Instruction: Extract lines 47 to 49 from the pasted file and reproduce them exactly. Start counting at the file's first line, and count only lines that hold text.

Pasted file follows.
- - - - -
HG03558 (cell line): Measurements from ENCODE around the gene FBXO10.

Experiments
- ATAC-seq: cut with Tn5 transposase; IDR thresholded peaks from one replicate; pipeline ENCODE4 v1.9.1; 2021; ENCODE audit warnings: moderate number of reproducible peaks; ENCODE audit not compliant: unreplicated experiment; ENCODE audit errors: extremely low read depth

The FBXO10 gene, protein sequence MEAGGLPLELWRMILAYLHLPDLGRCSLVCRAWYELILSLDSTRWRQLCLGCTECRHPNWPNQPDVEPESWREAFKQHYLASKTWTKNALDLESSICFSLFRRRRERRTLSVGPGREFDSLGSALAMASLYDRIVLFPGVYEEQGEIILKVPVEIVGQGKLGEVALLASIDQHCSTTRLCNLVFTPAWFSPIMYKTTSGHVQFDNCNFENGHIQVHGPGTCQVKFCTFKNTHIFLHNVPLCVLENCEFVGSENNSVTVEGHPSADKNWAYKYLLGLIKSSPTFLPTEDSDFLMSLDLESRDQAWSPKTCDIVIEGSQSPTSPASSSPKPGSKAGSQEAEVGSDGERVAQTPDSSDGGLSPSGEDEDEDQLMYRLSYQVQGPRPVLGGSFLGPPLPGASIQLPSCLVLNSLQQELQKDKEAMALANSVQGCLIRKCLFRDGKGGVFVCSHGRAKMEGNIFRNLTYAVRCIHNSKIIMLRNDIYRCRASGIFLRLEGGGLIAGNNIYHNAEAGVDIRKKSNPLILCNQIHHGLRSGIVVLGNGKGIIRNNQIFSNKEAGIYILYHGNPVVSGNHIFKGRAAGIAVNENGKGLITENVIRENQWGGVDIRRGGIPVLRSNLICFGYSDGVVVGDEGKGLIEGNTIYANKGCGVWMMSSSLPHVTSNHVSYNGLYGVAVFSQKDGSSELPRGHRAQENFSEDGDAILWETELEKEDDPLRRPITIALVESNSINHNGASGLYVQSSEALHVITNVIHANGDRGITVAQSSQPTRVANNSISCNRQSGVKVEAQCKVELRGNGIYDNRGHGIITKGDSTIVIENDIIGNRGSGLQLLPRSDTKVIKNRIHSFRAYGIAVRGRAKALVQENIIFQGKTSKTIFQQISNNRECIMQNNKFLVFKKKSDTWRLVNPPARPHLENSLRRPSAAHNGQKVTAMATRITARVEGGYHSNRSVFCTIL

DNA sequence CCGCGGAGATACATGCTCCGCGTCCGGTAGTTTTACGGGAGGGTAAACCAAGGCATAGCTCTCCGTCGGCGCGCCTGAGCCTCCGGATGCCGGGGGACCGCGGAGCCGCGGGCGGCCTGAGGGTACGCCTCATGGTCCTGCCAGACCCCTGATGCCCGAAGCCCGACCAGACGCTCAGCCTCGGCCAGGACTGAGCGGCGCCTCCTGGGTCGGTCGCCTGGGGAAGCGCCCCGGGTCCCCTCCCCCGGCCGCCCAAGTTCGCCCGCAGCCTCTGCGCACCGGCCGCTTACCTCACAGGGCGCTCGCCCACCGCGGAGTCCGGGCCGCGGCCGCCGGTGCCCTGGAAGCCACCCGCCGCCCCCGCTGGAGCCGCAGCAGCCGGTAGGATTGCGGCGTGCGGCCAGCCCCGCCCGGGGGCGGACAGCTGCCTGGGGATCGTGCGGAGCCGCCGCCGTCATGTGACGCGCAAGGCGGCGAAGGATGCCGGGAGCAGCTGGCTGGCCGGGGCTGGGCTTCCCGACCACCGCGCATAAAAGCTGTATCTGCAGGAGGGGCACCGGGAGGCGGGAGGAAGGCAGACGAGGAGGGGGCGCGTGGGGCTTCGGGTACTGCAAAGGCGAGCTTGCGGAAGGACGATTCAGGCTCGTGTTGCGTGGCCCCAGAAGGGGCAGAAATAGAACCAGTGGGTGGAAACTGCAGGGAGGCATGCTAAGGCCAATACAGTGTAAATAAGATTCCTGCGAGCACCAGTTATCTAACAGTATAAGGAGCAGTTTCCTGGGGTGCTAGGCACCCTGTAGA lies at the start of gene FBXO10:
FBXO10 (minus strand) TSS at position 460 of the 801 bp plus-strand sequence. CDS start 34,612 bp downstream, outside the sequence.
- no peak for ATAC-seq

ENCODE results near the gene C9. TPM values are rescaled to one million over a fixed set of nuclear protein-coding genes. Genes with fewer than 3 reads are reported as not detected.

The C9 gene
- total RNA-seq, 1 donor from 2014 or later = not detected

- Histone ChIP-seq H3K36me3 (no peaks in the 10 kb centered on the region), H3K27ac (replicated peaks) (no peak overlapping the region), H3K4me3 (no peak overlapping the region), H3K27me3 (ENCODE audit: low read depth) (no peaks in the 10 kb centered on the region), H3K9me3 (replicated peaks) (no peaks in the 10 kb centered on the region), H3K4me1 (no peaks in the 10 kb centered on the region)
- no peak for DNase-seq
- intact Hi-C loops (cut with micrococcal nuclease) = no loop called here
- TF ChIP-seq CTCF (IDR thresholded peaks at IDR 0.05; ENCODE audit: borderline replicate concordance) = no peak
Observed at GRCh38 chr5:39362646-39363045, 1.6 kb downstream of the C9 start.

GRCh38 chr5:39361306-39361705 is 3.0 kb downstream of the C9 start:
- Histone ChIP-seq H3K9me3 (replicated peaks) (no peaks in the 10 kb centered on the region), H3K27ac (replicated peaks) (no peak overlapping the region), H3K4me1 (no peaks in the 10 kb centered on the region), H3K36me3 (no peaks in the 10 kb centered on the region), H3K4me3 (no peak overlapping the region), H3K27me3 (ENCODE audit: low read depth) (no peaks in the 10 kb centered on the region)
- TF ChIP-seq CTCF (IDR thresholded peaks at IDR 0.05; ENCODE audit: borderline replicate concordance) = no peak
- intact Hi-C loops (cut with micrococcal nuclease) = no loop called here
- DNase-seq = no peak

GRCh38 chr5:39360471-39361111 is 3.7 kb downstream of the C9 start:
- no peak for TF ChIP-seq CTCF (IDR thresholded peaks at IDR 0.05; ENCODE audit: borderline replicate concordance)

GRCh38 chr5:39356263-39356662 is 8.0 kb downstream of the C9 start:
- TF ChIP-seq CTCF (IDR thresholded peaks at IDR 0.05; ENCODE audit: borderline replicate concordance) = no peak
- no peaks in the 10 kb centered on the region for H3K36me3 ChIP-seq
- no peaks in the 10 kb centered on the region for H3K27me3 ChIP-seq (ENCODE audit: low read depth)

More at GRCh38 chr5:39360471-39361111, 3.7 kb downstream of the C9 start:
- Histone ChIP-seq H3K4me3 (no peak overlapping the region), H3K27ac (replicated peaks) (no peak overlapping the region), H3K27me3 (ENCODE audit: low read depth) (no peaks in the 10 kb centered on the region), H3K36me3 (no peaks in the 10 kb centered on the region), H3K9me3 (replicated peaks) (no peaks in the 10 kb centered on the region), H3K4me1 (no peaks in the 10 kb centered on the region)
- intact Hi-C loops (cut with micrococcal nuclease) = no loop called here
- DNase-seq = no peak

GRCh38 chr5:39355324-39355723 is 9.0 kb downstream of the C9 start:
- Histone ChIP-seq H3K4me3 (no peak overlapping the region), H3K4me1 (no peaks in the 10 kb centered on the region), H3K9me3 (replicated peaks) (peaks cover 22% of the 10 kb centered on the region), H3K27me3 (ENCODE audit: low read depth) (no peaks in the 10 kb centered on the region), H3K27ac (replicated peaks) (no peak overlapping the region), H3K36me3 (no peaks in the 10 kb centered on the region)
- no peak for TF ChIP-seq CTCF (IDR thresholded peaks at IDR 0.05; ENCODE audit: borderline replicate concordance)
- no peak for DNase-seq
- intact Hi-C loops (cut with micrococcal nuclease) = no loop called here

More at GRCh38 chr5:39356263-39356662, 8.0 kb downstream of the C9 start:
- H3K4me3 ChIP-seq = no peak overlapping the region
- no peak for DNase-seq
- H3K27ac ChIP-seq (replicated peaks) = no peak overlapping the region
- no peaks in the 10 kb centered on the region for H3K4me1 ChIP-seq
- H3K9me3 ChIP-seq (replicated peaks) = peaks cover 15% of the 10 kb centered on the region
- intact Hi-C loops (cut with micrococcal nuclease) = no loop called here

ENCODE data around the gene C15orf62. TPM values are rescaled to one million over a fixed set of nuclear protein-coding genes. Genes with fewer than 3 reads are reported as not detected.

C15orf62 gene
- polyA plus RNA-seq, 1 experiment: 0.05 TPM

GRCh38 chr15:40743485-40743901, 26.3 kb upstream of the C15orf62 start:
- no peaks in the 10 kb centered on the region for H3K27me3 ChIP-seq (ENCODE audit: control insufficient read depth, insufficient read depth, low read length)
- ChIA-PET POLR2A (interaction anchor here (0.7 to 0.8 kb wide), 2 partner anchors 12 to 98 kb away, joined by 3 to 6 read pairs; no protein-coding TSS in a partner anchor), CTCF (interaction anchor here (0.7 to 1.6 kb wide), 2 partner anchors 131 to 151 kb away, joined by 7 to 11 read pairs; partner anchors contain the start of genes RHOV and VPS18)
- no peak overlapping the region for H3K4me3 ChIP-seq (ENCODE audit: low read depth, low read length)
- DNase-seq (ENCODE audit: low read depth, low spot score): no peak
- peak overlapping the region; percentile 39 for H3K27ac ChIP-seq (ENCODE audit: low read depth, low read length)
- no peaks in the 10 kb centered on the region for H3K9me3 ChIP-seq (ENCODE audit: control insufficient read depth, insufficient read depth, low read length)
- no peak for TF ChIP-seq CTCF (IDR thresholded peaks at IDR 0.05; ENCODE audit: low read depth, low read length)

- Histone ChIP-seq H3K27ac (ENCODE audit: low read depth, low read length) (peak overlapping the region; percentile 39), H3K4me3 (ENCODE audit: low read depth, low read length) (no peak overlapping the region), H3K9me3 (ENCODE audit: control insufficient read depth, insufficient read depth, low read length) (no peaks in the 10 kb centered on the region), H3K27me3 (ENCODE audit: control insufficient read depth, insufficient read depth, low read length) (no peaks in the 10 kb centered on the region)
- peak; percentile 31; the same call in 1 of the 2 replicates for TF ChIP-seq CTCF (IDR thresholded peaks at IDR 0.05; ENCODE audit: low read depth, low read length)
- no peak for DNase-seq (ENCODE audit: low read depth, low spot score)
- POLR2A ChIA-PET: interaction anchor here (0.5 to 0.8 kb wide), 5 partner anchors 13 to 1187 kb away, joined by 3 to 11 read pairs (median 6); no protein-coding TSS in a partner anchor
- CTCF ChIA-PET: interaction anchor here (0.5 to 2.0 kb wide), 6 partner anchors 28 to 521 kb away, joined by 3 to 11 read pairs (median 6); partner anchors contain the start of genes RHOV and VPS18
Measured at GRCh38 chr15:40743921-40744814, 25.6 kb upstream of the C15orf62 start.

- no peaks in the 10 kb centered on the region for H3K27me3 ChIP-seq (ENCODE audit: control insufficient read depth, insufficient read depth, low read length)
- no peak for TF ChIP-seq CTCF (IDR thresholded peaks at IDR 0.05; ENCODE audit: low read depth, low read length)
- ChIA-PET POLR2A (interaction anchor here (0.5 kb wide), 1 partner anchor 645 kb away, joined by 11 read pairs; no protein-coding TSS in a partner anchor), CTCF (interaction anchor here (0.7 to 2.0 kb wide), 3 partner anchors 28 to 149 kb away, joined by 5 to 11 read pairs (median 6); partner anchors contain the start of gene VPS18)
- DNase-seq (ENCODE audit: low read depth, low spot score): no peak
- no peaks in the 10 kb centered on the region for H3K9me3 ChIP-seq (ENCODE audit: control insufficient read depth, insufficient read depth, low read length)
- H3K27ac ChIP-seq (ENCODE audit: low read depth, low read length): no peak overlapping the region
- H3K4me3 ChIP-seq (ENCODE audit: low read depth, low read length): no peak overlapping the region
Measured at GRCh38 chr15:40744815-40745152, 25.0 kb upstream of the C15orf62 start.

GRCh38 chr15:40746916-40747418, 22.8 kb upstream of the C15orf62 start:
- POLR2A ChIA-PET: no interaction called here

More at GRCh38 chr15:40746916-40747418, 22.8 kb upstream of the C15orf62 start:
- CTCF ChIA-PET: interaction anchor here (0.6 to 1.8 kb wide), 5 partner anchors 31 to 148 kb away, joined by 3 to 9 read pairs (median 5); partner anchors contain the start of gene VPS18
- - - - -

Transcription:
- no peaks in the 10 kb centered on the region for H3K27me3 ChIP-seq (ENCODE audit: control insufficient read depth, insufficient read depth, low read length)
- ChIA-PET POLR2A (interaction anchor here (0.7 to 0.8 kb wide), 2 partner anchors 12 to 98 kb away, joined by 3 to 6 read pairs; no protein-coding TSS in a partner anchor), CTCF (interaction anchor here (0.7 to 1.6 kb wide), 2 partner anchors 131 to 151 kb away, joined by 7 to 11 read pairs; partner anchors contain the start of genes RHOV and VPS18)
- no peak overlapping the region for H3K4me3 ChIP-seq (ENCODE audit: low read depth, low read length)